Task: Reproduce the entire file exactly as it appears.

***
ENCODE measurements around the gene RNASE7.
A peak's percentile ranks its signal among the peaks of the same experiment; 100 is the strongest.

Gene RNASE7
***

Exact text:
ENCODE measurements around the gene RNASE7.
A peak's percentile ranks its signal among the peaks of the same experiment; 100 is the strongest.

Gene RNASE7